AM: There is a danger that people and the government will become very paranoid about trying to protect against the predations of the NSA and its vassals in Europe. However, I’m not sure as we as citizens can rely on governments to protect our privacy because all governments would want to know what is going on on the internet for legitimate reasons as well, to try to track down the illegitimate criminals and terrorists. But it can be easy for them to hoover up all the personal information and we, as citizens, need that have that guarantee of privacy. So one of the things we can do as citizens is to take responsibility in our own hands. We can indeed source all technologies, source computers pre-2008 that have not built-in hardware backdoors. We can use decent PGP encryption, we can use Tor to hide what we are looking at in the internet, we can use other encryption methodologies to protect our privacy, and we need to. I think it’s a very interesting crossroads in our history, both as civilizations, as democracy and as individuals, but also how we view the technology, how we use it, how we can better use it to protect our life, so that is going it be an ongoing debate. I’m very pleased to see this in Germany particularly. The politicians seem to be waking up around these issues and wanting debate these issues because the USA has got away with it for long enough across the West.
Here is a quick interview I did about the EU’s new data protection measures, laws that will have to be implemented in the wake of Edward Snowden’s disclosures about endemic NSA surveillance:
This is an excellent example of how whistleblowers continue to make a positive contribution to society.
Below is some background material from my submission to the European Parliament’s LIBE Committee on the implications of the NSA scandal.
Here is a video link to the hearing.
LIBE Committee Inquiry on Electronic Mass Surveillance of EU Citizens, European Parliament, 30th September 2013
Annie Machon was an intelligence officer for the UK’s MI5 in the 1990s, before leaving to help blow the whistle on the crimes and incompetence of the British spy agencies. As a result she and her former partner had to go on the run around Europe, live in exile in France, face arrest and imprisonment, and watch as friends, family and journalists were arrested.
She is now a writer, media commentator, political campaigner, and international public speaker on a variety of related issues: the war on terrorism, the war on drugs, the war on whistleblowers, and the war on the internet. In 2012 she started as a Director of LEAP in Europe (www.leap.cc).
Annie has an MA (Hons) Classics from Cambridge University.
- The insider threat
- Free Speech Debate project
- Whistleblower discussion panel
- What whistleblowers want
- The value of whistleblowers
- The cost of whistleblowing
- The real purpose of UK secrecy laws
- Head of MI6 statement
- Early article on Wikileaks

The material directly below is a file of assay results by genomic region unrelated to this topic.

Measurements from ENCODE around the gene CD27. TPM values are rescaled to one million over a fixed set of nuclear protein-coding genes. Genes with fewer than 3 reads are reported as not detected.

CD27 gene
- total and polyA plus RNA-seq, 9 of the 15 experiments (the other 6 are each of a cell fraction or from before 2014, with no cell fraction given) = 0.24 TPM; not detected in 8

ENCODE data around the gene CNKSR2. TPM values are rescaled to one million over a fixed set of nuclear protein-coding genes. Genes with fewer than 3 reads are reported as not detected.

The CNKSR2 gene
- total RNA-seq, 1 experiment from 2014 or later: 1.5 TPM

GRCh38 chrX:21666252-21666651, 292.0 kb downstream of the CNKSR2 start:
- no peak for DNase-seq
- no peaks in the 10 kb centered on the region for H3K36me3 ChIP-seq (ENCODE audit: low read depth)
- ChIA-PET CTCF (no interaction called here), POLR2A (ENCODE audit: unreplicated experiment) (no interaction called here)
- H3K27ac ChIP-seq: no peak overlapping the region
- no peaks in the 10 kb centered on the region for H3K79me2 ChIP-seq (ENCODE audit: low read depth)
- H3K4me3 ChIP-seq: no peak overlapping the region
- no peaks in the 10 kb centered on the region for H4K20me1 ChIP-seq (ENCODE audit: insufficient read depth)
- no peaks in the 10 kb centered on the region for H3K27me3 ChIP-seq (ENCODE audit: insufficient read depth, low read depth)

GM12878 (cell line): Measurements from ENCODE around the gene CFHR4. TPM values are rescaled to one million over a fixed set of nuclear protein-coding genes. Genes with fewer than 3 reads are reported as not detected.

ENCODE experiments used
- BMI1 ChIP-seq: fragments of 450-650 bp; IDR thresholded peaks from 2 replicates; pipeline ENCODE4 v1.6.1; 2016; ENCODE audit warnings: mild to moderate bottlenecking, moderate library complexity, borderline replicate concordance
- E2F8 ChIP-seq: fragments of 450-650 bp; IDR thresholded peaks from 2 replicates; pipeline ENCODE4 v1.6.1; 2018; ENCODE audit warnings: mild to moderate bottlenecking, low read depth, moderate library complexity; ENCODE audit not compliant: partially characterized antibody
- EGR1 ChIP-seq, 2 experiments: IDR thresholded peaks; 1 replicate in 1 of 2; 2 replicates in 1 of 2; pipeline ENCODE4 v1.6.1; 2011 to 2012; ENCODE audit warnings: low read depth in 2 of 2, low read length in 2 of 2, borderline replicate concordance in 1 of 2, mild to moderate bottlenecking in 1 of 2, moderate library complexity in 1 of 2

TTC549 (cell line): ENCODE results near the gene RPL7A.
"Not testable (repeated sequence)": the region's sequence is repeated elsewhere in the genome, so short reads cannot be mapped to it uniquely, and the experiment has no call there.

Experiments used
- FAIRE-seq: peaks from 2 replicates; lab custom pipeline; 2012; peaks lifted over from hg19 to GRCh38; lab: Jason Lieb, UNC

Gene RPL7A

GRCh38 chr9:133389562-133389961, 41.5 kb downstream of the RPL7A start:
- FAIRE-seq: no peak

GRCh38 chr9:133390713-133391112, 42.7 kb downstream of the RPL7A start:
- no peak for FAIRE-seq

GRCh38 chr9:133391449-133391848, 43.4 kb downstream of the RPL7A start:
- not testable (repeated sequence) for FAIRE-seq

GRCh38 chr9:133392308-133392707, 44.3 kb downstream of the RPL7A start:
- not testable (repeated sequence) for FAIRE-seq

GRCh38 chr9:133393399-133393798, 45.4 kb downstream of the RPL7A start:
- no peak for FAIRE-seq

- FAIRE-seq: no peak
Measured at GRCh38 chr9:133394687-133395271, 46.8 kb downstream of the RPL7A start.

- Possible whistleblower protections
- Failure of UK parliamentary oversight
- UK spies and the law
- UK spies: unethical and unaccountable
- Meaningful parliamentary oversight of intelligence agencies, with full powers of investigation, at both national and European levels.
- These same democratic bodies to provide a legitimate channel for intelligence whistleblowers to give their evidence of malfeasance, with the clear and realistic expectation that a full inquiry will be conducted, reforms applied and crimes punished.
- Institute a discussion about the legal definition of national security, what the real threats are to the integrity of nation states and the EU, and establish agencies to work within the law to defend just that. This will halt international intelligence mission creep.
- EU-wide implementation of the recommendations in the Echelon Report (2001):
- to develop and build key infrastructure across Europe that is immune from US governmental and corporatist surveillance; and
- “Germany and the United Kingdom are called upon to make the authorisation of further communications interception operations by US intelligence services on their territory conditional on their compliance with the ECHR (European Convention on Human Rights).”
- The duty of the European parliament is to the citizens of the EU. As such it should actively pursue technology policies to protect the privacy and basic rights of the citizens from the surveillance of the NSA and its vassals; and if it cannot, it should warn its citizens abut this actively and educate them to take their own steps to protect their privacy (such as no longer using certain Internet services or learning to use privacy enhancing technologies). Concerns such as the trust Europeans have in ‘e-commerce’ or ‘e-government’ as mentioned by the European Commission should be secondary to this concern at all times.
- Without free media, where we can all read, write, listen and discuss ideas freely and in privacy, we are all living in an Orwellian dystopia, and we are all potentially at risk. These media must be based on technologies that empower individual citizens, not corporations or foreign governments. The Free Software Foundation has been making these recommendations for over two decades.